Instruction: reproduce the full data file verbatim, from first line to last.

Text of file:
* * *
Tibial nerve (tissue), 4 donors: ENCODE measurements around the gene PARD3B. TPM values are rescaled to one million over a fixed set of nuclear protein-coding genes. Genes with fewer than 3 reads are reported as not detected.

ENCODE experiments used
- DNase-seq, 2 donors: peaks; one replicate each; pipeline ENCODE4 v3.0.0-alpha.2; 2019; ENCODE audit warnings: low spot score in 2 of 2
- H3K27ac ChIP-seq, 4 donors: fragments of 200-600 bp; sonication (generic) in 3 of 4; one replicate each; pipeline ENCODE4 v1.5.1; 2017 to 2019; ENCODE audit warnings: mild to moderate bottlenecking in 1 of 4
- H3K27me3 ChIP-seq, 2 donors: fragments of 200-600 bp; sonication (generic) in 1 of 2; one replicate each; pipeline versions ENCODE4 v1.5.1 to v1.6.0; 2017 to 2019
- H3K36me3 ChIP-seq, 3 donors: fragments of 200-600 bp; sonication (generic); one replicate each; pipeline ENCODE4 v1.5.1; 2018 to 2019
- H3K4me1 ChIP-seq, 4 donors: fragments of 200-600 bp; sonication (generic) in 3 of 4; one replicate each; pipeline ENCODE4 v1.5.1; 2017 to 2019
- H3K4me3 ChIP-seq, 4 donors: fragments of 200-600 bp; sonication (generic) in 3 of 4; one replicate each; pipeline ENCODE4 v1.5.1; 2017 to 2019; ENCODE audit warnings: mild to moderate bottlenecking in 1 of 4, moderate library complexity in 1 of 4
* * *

Tibial nerve (tissue), 4 donors: ENCODE measurements around the gene PARD3B. TPM values are rescaled to one million over a fixed set of nuclear protein-coding genes. Genes with fewer than 3 reads are reported as not detected.

ENCODE experiments used
- DNase-seq, 2 donors: peaks; one replicate each; pipeline ENCODE4 v3.0.0-alpha.2; 2019; ENCODE audit warnings: low spot score in 2 of 2
- H3K27ac ChIP-seq, 4 donors: fragments of 200-600 bp; sonication (generic) in 3 of 4; one replicate each; pipeline ENCODE4 v1.5.1; 2017 to 2019; ENCODE audit warnings: mild to moderate bottlenecking in 1 of 4
- H3K27me3 ChIP-seq, 2 donors: fragments of 200-600 bp; sonication (generic) in 1 of 2; one replicate each; pipeline versions ENCODE4 v1.5.1 to v1.6.0; 2017 to 2019
- H3K36me3 ChIP-seq, 3 donors: fragments of 200-600 bp; sonication (generic); one replicate each; pipeline ENCODE4 v1.5.1; 2018 to 2019
- H3K4me1 ChIP-seq, 4 donors: fragments of 200-600 bp; sonication (generic) in 3 of 4; one replicate each; pipeline ENCODE4 v1.5.1; 2017 to 2019
- H3K4me3 ChIP-seq, 4 donors: fragments of 200-600 bp; sonication (generic) in 3 of 4; one replicate each; pipeline ENCODE4 v1.5.1; 2017 to 2019; ENCODE audit warnings: mild to moderate bottlenecking in 1 of 4, moderate library complexity in 1 of 4